How to Read Tabs
If you want to get better at playing guitar and learn your favorite songs, you should learn how to read tablature. It will help in the long run.
By Kristin Bigness
What Are Tabs?
Tabs, short for tablature, are shorthand charts that document music for stringed, fretted instruments like guitar and bass.
Tabs make it quick and easy to learn songs by telling you which strings to pluck and which frets to place your fingers on. If you’re familiar with guitar chord charts, they are really similar. Let’s get into it.
Tabs 101: The Basics of Reading Tabs
There are a few basic components to tabs, which we’ll cover here. For this post, we’ll show you two guitar tabs as examples, but keep in mind that the same principles apply to reading bass tabs (you just have fewer strings to worry about!).
The lines in a tab represent the strings on a guitar. The top line is the 1st string and the bottom line is the 6th string. In standard tuning, they represent the high E and low E notes, respectively:
In standard tuning, the lines of tabs represent these notes:
- - E (high E)
- - B
- - G
- - D
- - A
- - E (low E)
Playing single notes and riffs in tablature: Each number on a line represents which fret you should play on that specific string. In the example above, the first note is the 0 fret on the 5th string (a 0 means that you play the open string). The second note is the 1st fret on the 5th string. As you read and play the tabs from left to right, you begin to string together the song (pun intended). If you’re playing a melody, like the riff of “Ring of Fire” shown above, you’ll see one number at a time, left to right.
Playing chords using tabs: In addition to playing single notes and riffs, tablature can also be used to show you how to play a chord. If you’re learning “Wonderwall” (you know you want to), you’ll see multiple numbers stacked—one on each line. These stacked numbers show you which notes you have to play all at once in order to form a chord — like the A7sus4 chord — that makes you feel feelings when you hear this song.
When it comes to incorporating techniques into tabs, there are some commonly-used symbols to keep in mind. For instance, in the beginning of the iconic “Man of Constant Sorrow” from O Brother, Where Art Thou?, you’ll see “3h5” on the 5th string. The “h” means that you should do a hammer-on from the 3rd to the 5th fret to get that folky sound.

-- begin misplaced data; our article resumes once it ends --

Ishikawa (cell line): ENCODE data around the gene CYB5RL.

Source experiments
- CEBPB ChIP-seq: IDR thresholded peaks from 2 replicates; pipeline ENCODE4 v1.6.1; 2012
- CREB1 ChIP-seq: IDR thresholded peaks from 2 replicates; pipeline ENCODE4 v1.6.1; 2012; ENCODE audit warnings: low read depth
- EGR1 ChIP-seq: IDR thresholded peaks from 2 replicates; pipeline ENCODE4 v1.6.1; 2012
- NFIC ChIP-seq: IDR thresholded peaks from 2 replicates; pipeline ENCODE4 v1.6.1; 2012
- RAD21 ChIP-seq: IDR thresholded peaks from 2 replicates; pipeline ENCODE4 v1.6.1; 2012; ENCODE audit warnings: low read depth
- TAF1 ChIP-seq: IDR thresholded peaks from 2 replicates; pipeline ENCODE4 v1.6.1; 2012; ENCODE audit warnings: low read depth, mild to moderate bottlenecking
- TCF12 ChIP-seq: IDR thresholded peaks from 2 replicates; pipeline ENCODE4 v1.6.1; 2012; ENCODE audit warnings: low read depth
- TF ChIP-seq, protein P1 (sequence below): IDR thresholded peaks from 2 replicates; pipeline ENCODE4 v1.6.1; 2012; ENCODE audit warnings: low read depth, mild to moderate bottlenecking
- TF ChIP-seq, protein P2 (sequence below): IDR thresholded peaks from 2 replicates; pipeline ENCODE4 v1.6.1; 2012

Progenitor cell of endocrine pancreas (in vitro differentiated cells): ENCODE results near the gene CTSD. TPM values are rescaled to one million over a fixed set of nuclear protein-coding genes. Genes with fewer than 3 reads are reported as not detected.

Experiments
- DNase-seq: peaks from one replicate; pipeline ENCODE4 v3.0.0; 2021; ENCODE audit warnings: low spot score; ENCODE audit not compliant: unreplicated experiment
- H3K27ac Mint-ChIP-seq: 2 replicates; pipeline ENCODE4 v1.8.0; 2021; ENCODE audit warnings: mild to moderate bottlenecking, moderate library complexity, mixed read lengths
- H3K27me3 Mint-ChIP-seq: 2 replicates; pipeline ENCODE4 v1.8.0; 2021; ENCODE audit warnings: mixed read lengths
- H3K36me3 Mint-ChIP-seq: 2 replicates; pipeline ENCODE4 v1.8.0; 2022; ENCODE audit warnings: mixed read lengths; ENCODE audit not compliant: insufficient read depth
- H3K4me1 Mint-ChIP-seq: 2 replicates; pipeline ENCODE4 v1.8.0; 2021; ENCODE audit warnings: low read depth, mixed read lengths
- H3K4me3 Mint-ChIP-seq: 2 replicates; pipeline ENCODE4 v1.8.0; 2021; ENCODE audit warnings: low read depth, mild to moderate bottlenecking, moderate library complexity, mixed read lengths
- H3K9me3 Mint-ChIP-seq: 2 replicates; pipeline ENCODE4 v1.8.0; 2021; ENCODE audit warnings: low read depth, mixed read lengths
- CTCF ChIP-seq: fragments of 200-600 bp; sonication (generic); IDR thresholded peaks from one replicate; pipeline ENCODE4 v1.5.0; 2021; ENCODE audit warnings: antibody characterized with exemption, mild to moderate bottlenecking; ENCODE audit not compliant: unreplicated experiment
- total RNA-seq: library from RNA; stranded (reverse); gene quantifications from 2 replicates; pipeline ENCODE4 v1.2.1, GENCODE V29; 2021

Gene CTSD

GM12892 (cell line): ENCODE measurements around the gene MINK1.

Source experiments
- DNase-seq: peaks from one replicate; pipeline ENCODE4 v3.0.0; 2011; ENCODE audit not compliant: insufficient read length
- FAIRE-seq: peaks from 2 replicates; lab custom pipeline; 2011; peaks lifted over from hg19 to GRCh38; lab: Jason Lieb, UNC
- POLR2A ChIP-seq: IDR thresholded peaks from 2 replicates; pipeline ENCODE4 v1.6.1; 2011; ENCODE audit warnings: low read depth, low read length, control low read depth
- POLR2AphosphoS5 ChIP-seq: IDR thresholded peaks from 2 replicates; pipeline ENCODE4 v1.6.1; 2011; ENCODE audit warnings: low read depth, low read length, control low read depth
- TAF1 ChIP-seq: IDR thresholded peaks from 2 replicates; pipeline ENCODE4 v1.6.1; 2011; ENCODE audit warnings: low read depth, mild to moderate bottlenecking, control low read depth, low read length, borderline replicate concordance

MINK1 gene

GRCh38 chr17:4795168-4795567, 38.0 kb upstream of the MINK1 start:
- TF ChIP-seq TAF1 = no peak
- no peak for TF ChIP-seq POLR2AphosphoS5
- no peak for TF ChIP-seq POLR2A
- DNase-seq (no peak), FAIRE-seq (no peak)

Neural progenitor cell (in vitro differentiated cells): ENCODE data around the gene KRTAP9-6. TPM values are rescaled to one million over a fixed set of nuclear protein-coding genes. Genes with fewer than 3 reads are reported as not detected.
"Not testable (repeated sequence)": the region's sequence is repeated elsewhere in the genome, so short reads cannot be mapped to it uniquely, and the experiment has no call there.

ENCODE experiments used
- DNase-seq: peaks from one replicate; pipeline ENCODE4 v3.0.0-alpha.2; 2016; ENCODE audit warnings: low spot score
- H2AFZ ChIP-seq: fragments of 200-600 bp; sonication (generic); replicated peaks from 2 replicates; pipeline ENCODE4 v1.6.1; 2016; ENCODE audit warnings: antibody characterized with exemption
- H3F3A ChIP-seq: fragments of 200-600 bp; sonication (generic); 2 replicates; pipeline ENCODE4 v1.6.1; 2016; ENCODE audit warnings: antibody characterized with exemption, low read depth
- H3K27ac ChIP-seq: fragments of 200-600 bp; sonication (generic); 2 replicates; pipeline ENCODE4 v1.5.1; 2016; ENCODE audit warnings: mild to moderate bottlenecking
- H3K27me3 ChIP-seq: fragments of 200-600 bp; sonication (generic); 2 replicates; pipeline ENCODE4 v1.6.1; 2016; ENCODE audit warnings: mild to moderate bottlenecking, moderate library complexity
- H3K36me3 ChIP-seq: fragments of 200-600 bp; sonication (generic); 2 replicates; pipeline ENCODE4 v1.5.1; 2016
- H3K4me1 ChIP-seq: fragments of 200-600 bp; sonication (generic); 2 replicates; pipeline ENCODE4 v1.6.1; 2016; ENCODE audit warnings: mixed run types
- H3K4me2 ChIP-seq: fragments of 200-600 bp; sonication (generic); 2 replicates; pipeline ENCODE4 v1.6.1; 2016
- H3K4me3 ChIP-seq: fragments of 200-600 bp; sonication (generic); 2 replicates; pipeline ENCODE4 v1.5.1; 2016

Here are some more commonly-used symbols:
- - p = pull-off
- - b = bend
- - / = slide up
- - \ = slide down
As a rule, tabs don’t provide a ton of direction on rhythm; it’s important that you’ve heard the song before and can use a combination of the tabs and your ear to get it down. That said, some tabs will give you additional info to help you with timing, such as the tempo (communicated in beats-per-minute) and time signature (is it a 3/4 waltz or a 4/4 rock beat, for instance). The notes themselves will sometimes be spaced apart from one another in a way that helps you understand if they should be played closer together or farther apart.
Tabs should also tell you what kind of tuning is being used. The examples above are in standard tuning.
Tabs vs. Sheet Music: What’s the Difference?
Traditional sheet music is much more detailed than tablature. It will tell you the time signature, key signature, tempo, and dynamics. It will include the notes on bass and/or treble clefs that indicate both pitch and precise rhythm. If you know how to read music, all that detail is great.
If all of that sounds foreign to you, don’t worry. Learning a riff with sheet music requires you to be able to read music — but tabs don’t.
Getting Started with Tabs
Tabs are incredibly useful, whether you’re a beginner or a more advanced player. If you know what the song sounds like, you can use a tab to learn a riff in minutes and skip the sheet music! Think of the iconic intro from “(I Can’t Get No) Satisfaction” by The Rolling Stones, the contagious riff from “Pumped Up Kicks” by Foster the People, the badassery of the bassline in “Push It” by Salt-N-Pepa.
A final note: tabs are really popular and easy to produce, and you’ll probably see tons of free options online. Unfortunately, they aren’t always reliable (a waste of your time) or legally licensed (musicians gotta eat, too!). If you want to make sure you’re putting your time into learning an accurate tab that supports artists, check out a free trial of Fender Play. You can access tabs for all of our songs, and we also include the traditional sheet music so you can switch back and forth, learning at your own pace and in your own way.